There are several ways to get a wheelchair:
NHS Wheelchair Service
Your GP can refer you to your local Wheelchair Service. It will assess your needs, taking into account your home environment and lifestyle as well as your abilities.
Each Wheelchair Service has its own criteria, but generally speaking will not supply a powered wheelchair to people who:
- can walk (even if only a little)
- can use a manual wheelchair independently
- cannot use a powered wheelchair independently
- would, for any reason, not use a powered wheelchair either in their home or outdoors (that is they will only supply a powered wheelchair for both indoors and outdoors).
If the Wheelchair Service will not provide the equipment you want, it may offer you a voucher for the value of the equipment they specify. You can then top this voucher up with funds from another source to get the powered wheelchair you want.
Wheelchairs provided by the NHS remain its property. This means the NHS is responsible for maintenance and repairs. If you have bought a wheelchair using a voucher, it belongs to you, so you will have to make your own arrangements.
Local NHS wheelchair voucher schemes
Some NHS wheelchair services offer a voucher scheme so that you can have more choice of wheelchair. You receive a voucher to the value of the chair you would have been offered after your assessment (which is determined locally in each individual case). You can then put the voucher towards the cost of a chair that you buy privately or in partnership with the NHS.
Enquire at your local NHS wheelchair service to see if they offer a voucher scheme.
NHS Continuing Care or your local authority
Some wheelchair users have had powered wheelchairs provided by NHS Continuing Care services or by their local authority (Social Services).
You can use the Motability scheme if you get:
- Higher Rate Mobility Component of the Disability Living Allowance
- Enhanced Rate Mobility Component of PIP
- Armed Forces Independence Payment
- or the War Pensioners' Mobility Supplement
You pay the mobility component of your benefit to Motability, which will lease you a powered wheelchair.
You can find out more about the scheme and check your eligibility on the official Motability website.
Access to Work
If you are in work, or looking for work, and you need a powered wheelchair to access that, Access to Work may provide a grant to help pay for it. (Please note, only around 5% of users have had a powered wheelchair funded by Access to Work.)
If you cannot get public funding for a powered wheelchair, you may have to pay for it yourself.
It’s worth checking our grants search for organisations that may fund wheelchairs. Each organisation has its own rules about:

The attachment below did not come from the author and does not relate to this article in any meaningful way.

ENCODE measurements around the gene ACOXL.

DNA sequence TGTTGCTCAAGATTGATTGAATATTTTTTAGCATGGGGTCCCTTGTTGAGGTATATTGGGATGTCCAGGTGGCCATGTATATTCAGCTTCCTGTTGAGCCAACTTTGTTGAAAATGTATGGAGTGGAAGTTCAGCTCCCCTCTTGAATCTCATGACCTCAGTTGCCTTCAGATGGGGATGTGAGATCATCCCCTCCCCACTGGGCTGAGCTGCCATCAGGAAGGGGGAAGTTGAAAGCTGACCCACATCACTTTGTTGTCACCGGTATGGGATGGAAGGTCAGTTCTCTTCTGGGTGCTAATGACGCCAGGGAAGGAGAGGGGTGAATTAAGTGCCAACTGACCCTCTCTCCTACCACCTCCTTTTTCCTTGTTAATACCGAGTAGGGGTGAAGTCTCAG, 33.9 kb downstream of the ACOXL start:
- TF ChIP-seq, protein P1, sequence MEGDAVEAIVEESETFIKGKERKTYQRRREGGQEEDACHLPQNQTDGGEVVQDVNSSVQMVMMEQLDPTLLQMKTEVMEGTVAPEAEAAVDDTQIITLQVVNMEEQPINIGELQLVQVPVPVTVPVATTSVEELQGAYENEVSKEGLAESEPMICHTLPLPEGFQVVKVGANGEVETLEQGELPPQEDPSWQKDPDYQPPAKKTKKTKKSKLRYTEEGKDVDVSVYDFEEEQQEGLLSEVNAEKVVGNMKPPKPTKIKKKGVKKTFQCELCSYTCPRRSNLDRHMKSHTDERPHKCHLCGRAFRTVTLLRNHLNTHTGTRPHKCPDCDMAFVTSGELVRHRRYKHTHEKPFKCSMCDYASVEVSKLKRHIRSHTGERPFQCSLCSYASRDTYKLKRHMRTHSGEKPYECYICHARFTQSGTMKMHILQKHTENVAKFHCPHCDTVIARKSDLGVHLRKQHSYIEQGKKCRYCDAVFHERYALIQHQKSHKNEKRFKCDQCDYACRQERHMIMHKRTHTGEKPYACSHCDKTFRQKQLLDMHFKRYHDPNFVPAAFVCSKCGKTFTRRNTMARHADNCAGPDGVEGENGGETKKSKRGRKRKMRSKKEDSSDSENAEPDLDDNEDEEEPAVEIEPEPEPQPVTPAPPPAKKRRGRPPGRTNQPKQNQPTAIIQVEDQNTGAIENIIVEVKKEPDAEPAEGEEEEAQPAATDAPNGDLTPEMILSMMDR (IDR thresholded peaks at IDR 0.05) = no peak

- what they fund
- the size of individual grants
- eligibility (including means testing)
- the assessment and supply process
Some will let you tell them what you need and get it yourself. Others will ask you to go to a specific supplier for an assessment.
You do not need a licence to use a powered wheelchair, but there are specific legal requirements, depending on the type:
- class 2 wheelchairs can only be on the pavement and are limited to travelling at 4 miles per hour
- class 3 wheelchairs can be on the pavement at up to 4 miles per hour, or on the road at up to 8 miles per hour. They tend to be larger and need certain safety features (such as indicators and a horn).
Wheelchairs - sources of information
Independent Living Centres, mobility centres and community groups may offer advice about equipment and in some cases local wheelchair hire schemes.
If you need impartial advice on wheelchairs, you can call Disabled Living Foundation's helpline on 0300 999 0004 (Monday to Friday, 10 am to 4 pm).
Disability equipment exhibitions are a good way to look at lots of products on the same day. You will be able to try them out and talk to suppliers about what you need:
Other resources include:
Get a portable ramp
Access to public spaces and buildings for disabled people still often leaves a lot to be desired. A folding wheelchair ramp, such as those available from the Ramp People or on Amazon, can help.
Consider buying a handbike
Biking is a great way of getting around and keeping fit, but is generally not possible for disabled people who do not have use of their legs, or have only limited leg mobility. Fortunately there is an alternative that may suit – hand bikes, which are powered and steered by hand-power alone. You can even buy ‘clip-on’ versions which easily attach to the front of your wheelchair when needed, and many models are suitable for both on and off-road riding. You can find a useful guide to handbikes at Ethos Disability.